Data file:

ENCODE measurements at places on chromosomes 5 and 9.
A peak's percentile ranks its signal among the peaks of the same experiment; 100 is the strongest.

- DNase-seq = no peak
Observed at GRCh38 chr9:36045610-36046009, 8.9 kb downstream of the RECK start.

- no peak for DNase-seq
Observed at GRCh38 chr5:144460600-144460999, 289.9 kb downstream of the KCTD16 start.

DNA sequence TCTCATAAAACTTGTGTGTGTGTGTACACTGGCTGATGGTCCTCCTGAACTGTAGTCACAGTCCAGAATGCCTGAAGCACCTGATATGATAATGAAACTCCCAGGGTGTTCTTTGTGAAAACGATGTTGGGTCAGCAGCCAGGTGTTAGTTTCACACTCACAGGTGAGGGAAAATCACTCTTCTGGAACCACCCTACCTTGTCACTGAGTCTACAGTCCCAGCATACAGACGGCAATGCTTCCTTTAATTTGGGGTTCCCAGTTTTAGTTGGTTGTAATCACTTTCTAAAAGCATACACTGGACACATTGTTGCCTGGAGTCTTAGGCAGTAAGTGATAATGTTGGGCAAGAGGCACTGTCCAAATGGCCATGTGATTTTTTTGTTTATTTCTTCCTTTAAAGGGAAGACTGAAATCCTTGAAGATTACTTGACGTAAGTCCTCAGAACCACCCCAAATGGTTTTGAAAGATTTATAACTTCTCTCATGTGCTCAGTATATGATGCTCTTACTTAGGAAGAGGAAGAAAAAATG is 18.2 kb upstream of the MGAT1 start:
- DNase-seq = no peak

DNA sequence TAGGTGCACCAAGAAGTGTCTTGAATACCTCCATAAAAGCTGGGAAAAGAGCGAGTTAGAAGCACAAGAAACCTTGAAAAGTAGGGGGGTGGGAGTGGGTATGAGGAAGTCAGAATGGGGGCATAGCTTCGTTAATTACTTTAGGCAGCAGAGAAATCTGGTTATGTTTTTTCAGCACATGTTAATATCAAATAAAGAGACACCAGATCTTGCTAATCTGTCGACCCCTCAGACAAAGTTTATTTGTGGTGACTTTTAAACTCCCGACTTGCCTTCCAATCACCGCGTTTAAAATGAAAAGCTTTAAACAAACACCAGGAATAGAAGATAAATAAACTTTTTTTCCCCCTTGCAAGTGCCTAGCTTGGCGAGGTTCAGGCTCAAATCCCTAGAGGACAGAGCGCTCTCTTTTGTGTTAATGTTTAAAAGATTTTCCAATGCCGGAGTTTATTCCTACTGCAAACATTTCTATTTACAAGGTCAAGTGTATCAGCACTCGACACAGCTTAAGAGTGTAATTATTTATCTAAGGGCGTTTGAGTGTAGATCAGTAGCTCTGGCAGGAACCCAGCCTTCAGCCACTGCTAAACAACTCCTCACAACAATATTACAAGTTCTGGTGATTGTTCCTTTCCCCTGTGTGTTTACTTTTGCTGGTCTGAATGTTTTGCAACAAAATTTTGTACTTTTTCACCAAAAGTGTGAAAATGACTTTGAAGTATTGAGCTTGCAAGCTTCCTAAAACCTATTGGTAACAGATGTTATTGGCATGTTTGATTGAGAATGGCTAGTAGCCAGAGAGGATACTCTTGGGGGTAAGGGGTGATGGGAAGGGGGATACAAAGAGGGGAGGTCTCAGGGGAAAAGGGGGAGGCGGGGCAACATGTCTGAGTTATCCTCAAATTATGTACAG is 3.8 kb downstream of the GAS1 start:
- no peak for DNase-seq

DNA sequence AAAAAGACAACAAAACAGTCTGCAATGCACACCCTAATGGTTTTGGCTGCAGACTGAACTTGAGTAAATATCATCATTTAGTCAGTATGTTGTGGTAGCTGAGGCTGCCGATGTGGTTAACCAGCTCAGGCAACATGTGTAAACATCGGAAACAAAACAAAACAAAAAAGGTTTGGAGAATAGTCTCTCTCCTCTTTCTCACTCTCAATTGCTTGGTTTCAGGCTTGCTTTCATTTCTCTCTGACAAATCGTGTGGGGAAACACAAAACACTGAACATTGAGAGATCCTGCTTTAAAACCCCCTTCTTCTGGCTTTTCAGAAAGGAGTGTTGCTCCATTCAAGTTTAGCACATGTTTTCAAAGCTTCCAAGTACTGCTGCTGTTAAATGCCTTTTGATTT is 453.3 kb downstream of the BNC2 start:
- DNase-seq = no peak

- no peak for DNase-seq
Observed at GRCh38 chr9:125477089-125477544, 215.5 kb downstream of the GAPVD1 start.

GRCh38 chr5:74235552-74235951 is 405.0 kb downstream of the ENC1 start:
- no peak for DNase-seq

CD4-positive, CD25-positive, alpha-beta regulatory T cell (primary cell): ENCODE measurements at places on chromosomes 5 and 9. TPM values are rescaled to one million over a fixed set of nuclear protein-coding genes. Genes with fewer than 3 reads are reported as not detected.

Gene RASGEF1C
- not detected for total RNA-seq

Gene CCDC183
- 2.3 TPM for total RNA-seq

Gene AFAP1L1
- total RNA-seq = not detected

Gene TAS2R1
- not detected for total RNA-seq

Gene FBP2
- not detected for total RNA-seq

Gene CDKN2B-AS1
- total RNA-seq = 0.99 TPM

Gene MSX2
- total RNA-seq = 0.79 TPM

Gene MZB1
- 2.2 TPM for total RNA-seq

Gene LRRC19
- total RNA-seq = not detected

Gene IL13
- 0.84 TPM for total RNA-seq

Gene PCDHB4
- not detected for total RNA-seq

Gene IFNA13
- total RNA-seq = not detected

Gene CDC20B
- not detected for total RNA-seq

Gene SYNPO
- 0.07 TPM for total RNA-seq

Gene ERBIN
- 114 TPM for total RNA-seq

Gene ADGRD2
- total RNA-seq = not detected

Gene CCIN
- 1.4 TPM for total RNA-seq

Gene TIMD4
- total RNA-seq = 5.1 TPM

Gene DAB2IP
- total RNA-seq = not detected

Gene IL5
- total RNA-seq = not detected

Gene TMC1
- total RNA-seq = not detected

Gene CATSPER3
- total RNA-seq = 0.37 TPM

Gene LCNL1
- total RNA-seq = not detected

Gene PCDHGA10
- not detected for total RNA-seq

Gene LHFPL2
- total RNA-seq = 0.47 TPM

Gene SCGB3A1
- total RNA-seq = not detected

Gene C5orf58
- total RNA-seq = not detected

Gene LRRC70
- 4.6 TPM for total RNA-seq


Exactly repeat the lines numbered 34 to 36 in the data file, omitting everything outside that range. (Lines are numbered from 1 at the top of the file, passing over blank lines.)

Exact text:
Gene LRRC19
- total RNA-seq = not detected

Gene IL13